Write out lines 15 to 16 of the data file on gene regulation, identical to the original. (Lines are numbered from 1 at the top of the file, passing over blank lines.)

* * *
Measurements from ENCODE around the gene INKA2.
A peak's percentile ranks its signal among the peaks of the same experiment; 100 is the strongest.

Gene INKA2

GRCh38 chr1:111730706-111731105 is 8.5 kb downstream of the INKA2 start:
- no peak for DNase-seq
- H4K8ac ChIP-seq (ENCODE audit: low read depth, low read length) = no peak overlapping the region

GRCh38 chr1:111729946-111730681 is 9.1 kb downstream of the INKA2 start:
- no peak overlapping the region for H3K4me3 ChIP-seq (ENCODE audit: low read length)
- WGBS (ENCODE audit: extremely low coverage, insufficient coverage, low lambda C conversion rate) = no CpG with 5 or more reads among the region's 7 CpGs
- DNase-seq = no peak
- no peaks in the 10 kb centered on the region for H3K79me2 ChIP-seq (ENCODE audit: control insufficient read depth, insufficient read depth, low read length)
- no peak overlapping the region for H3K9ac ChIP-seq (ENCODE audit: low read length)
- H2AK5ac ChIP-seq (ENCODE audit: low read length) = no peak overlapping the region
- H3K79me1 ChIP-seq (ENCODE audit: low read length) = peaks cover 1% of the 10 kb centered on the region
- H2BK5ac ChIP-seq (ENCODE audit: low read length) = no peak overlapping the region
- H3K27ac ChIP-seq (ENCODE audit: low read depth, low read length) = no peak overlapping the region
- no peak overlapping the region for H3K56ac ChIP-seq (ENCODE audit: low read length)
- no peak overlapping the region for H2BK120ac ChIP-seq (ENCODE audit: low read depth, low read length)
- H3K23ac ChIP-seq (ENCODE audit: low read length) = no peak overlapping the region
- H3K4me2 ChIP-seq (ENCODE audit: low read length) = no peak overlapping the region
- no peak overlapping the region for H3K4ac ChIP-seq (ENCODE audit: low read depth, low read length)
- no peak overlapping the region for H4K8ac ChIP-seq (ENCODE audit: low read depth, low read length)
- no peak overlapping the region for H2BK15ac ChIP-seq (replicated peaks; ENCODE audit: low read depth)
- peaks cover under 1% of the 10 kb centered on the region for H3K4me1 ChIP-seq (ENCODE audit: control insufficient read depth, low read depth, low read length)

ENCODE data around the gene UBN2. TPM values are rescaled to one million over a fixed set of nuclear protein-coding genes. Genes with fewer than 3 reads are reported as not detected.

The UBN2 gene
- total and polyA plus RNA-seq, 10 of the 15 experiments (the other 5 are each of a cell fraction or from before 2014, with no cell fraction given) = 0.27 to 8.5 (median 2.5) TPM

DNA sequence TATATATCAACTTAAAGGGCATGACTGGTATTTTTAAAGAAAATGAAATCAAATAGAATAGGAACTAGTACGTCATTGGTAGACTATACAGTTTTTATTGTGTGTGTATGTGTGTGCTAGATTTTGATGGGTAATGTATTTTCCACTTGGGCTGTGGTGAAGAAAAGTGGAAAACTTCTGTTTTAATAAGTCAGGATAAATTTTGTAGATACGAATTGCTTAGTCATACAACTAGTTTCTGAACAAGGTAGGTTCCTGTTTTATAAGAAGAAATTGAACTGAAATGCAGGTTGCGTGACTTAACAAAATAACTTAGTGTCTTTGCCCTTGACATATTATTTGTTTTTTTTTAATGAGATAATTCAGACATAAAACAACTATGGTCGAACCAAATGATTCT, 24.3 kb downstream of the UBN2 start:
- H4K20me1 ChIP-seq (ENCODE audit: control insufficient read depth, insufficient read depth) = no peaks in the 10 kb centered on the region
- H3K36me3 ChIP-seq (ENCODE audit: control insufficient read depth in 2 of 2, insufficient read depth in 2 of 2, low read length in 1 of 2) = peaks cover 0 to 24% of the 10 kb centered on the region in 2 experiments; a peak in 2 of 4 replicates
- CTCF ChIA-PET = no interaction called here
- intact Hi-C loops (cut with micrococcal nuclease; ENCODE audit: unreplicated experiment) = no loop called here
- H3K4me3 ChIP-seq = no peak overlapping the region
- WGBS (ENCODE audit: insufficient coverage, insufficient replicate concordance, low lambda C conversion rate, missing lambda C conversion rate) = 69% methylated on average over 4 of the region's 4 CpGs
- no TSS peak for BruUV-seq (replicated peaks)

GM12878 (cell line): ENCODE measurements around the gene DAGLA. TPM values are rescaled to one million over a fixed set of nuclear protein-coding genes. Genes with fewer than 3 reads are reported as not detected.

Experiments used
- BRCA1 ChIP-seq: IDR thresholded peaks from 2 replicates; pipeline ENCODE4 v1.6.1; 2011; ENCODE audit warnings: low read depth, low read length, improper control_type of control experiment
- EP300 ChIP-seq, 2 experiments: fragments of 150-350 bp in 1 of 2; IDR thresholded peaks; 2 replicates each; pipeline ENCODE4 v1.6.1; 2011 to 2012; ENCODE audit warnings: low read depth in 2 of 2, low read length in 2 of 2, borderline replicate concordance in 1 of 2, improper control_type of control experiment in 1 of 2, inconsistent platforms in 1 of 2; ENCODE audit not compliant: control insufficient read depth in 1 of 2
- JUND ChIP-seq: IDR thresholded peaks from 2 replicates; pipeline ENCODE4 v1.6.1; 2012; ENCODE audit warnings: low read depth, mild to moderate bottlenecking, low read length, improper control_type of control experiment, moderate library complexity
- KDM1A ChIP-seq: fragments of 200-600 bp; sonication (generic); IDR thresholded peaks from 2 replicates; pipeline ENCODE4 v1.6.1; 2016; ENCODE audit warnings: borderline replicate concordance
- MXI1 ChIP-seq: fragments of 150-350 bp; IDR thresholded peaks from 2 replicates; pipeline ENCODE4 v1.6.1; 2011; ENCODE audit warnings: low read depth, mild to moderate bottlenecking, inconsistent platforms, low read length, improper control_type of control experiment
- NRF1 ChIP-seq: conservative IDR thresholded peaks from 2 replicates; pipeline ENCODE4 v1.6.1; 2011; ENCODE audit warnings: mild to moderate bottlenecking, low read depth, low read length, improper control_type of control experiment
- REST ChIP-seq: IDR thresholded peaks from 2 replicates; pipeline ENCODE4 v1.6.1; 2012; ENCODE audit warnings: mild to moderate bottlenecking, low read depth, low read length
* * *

- H2BK5ac ChIP-seq (ENCODE audit: low read length) = no peak overlapping the region
- H3K27ac ChIP-seq (ENCODE audit: low read depth, low read length) = no peak overlapping the region